Our goal is to reduce the incidence of hepatitis B virus (HBV) in infants born to hepatitis B infected (HBsAg positive)
mothers through case management of HBsAg pregnant women, their newborn infants, and household/sexual contacts.
Individuals at risk for HBV infection are identified and followed for recommended immunizations and blood testing to
ensure protection against hepatitis B infection.
Transmission of HBV perinatally, and during early childhood, causes increased chronic HBV infections. Children that
are chronically infected have a higher rate of death due to cirrhosis and liver cancer. These infections can be
prevented in 90% of at risk newborns with timely identification and treatment.
At Snohomish Health District, we provide blood testing and hepatitis B immunizations for infants and
household/sexual contacts of hepatitis B positive women.
The Perinatal Hepatitis B coordinators at SHD monitor the program by:
- Receiving notification of HBsAg positive mother's blood test.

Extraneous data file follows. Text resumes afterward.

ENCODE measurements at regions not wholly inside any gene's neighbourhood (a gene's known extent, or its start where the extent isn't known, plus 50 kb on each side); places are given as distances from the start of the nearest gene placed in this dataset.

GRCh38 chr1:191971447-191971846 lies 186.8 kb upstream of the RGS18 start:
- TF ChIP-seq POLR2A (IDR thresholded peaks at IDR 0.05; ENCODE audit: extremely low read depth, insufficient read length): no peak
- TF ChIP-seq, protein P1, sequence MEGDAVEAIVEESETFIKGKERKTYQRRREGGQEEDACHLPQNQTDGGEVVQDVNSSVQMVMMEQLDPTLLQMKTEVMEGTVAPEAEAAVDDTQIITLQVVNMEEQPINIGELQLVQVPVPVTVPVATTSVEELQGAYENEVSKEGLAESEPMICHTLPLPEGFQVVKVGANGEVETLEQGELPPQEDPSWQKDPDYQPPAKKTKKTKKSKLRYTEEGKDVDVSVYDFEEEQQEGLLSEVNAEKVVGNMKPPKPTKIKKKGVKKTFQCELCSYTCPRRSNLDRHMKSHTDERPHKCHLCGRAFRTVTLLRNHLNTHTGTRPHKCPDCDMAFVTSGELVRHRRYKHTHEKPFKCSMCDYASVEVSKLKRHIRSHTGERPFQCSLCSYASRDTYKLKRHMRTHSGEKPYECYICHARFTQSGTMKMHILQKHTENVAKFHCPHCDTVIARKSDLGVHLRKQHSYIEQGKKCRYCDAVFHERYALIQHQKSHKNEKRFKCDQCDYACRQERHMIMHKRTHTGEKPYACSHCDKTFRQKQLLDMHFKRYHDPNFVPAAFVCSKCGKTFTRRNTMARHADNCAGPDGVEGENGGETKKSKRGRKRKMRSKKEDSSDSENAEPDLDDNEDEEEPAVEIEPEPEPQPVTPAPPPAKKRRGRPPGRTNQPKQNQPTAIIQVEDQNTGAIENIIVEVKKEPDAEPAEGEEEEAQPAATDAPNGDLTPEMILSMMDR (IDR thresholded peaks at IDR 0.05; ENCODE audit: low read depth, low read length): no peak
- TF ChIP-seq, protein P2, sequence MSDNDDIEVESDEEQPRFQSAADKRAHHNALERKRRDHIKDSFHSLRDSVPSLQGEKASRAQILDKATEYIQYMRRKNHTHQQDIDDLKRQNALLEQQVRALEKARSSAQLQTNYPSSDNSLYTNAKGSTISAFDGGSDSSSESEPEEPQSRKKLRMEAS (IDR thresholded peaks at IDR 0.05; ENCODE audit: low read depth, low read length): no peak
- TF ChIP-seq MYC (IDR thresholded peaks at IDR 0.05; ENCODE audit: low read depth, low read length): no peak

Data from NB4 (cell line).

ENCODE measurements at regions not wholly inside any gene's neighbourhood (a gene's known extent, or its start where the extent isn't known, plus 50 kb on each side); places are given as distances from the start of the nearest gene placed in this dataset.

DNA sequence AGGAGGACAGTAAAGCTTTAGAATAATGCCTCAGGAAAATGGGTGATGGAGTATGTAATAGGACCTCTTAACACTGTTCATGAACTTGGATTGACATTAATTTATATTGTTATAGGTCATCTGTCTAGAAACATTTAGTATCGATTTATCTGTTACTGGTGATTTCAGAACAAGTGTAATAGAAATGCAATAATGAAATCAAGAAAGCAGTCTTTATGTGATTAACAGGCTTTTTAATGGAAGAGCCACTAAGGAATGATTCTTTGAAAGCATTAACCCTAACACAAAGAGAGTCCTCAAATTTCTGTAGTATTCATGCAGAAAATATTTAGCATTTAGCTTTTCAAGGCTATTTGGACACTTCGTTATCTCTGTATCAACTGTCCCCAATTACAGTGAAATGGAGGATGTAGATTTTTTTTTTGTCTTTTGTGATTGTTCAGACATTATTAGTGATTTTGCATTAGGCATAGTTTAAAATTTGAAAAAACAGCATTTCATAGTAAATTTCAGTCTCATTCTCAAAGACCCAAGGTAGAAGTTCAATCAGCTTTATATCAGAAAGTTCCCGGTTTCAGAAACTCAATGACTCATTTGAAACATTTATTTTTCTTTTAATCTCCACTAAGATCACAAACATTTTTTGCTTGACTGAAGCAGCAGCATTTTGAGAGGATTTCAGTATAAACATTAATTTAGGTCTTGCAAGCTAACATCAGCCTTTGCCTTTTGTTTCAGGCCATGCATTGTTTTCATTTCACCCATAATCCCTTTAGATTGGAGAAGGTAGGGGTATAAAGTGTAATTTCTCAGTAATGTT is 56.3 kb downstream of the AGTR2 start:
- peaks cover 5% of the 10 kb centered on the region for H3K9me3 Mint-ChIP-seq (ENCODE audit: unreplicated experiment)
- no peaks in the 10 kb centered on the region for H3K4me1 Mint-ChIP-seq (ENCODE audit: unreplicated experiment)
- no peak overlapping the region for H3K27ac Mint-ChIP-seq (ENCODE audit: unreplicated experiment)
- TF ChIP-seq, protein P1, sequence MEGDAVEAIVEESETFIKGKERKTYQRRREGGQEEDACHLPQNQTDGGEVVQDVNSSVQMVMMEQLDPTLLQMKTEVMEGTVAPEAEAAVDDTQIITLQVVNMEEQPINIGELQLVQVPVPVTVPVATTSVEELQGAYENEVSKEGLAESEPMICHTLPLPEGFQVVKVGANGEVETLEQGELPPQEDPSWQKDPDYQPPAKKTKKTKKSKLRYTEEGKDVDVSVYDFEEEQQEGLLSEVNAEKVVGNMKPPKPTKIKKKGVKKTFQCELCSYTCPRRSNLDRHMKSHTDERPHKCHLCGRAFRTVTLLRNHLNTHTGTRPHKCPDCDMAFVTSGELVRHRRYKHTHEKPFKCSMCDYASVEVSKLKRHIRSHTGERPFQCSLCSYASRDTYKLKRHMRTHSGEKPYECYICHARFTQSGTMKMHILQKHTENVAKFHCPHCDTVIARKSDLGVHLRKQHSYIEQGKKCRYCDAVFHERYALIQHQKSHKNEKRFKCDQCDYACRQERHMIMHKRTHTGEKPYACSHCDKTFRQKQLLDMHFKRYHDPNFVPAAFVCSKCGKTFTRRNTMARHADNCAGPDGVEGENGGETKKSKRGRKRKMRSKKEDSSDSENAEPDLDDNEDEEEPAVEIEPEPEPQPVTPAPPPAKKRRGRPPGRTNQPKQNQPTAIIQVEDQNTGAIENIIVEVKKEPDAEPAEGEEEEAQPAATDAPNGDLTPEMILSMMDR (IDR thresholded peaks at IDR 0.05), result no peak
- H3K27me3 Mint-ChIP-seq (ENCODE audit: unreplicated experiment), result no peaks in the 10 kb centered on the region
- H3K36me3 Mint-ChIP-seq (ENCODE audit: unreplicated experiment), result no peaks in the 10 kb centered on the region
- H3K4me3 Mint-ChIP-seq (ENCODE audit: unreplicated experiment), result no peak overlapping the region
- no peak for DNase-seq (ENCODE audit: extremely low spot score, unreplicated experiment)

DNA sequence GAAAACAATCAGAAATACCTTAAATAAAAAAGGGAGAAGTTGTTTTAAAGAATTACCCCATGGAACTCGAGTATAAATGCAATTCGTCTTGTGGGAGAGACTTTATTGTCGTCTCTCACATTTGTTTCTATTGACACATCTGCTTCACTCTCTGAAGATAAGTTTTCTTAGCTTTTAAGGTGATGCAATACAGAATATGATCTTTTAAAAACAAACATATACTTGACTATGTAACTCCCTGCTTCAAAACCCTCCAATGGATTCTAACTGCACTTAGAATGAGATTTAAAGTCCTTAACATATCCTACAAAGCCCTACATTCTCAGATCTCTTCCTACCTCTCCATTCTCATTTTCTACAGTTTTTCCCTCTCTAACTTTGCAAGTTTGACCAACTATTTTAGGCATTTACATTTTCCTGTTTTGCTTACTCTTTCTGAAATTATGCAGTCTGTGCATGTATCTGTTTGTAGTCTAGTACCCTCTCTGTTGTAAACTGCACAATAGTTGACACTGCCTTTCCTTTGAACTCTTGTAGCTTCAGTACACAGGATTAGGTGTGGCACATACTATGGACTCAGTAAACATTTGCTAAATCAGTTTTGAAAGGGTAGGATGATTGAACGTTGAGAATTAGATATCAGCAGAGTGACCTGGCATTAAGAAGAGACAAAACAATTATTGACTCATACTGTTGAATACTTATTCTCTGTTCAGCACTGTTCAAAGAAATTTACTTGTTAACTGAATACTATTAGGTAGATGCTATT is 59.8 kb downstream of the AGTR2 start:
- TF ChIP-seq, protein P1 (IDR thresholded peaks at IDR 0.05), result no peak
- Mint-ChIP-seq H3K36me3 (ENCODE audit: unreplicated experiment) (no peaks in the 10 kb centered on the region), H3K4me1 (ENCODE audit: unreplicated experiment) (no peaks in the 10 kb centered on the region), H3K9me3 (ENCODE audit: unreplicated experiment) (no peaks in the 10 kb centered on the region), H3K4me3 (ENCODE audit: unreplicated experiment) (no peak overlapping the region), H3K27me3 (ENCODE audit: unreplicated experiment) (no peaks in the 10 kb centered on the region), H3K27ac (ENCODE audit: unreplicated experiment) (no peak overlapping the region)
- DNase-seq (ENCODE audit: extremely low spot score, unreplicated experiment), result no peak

- Notification of the mother and her healthcare provider about SHD's program.
- Following up with the delivery hospital regarding care of the infant.
- Notifying the mother and infant's care provider when hepatitis B immunizations and testing are due.
- Case reporting to Washington State's Department of Health.
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Hepatitis B is a serious disease caused by a virus that attacks the liver. It can cause liver
damage, liver cancer, and even death. Many people who get hepatitis B do not feel sick and may not
know they have it. They can pass it on to their children and other family members without knowing it.
Hepatitis B is a virus that enters the liver through the blood. You can pass hepatitis B to others if
you have just gotten the virus (acute hepatitis) or if you are a carrier of the virus (chronic hepatitis)
- Acute hepatitis: 9 out of every 10 adults will get rid of the virus from their bodies after a few months.